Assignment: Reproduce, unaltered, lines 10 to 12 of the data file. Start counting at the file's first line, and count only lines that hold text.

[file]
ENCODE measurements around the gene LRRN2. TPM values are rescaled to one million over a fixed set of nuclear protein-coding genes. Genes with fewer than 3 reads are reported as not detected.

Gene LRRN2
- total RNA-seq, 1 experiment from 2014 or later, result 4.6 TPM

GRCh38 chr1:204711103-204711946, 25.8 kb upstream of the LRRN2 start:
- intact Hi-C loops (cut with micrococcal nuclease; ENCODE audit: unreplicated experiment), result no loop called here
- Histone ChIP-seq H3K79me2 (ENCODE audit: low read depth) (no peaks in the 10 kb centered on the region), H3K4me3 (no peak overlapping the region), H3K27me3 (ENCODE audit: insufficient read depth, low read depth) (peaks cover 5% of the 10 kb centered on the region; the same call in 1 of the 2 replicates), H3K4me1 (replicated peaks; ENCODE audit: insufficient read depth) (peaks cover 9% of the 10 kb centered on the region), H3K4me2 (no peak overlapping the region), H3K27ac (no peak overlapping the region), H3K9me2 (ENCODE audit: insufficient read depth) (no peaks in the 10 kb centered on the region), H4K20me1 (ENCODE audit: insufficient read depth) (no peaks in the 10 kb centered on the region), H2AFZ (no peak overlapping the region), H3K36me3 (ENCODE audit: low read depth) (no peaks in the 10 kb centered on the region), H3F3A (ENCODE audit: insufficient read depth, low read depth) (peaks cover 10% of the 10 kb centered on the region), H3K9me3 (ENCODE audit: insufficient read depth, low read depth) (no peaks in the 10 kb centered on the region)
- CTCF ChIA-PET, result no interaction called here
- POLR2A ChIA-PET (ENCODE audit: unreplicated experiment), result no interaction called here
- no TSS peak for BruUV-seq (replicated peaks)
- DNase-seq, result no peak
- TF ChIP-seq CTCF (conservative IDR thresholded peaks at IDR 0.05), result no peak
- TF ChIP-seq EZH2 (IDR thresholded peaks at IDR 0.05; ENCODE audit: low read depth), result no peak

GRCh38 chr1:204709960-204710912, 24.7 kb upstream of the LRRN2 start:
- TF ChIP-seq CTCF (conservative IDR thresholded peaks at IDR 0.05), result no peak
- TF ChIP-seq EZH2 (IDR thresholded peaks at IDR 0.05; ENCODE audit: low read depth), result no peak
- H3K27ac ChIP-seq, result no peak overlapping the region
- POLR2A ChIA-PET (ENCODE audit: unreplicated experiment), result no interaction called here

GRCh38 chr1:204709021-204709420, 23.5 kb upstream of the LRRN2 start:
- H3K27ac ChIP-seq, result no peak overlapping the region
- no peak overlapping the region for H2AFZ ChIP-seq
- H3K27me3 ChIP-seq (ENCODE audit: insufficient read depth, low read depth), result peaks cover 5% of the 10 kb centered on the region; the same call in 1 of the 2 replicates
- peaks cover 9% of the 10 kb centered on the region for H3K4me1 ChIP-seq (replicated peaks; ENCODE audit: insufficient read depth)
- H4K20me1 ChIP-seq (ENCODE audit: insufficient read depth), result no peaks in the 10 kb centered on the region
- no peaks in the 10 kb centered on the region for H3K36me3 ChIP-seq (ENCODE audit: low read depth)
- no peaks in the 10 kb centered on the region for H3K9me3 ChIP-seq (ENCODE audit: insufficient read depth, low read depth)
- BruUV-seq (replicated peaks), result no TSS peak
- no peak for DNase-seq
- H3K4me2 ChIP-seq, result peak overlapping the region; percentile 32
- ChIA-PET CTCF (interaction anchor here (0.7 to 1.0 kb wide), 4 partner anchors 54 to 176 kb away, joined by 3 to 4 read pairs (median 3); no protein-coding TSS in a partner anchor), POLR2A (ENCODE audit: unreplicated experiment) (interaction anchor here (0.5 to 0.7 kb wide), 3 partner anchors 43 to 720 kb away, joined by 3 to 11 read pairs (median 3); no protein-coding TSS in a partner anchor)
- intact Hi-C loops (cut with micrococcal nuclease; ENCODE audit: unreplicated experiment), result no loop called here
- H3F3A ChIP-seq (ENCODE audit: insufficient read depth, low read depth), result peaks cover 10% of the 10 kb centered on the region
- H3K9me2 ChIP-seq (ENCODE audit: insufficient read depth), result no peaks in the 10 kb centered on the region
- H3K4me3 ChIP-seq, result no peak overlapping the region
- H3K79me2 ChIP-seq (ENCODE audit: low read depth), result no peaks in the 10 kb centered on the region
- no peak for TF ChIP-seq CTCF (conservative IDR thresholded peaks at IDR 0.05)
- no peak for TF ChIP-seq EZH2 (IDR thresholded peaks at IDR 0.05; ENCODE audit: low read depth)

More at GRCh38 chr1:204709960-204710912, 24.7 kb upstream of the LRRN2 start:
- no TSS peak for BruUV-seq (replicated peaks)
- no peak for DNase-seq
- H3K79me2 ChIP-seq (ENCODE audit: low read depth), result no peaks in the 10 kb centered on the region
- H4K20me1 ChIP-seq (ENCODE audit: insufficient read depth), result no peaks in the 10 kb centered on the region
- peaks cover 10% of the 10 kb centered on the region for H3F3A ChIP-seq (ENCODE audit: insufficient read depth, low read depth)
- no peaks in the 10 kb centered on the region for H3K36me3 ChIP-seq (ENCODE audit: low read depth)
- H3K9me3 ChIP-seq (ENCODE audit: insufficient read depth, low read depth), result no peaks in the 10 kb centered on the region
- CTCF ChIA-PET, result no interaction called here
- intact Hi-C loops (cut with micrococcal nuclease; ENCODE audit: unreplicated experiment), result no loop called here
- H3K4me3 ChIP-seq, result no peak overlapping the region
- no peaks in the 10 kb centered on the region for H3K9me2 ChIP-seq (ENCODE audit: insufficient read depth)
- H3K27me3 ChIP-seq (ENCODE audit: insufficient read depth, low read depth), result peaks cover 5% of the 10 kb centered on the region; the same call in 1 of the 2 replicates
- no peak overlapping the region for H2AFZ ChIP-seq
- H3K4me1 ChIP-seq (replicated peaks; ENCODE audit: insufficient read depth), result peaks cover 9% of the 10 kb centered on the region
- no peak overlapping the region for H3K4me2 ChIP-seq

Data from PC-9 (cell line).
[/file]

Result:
- DNase-seq, result no peak
- TF ChIP-seq CTCF (conservative IDR thresholded peaks at IDR 0.05), result no peak
- TF ChIP-seq EZH2 (IDR thresholded peaks at IDR 0.05; ENCODE audit: low read depth), result no peak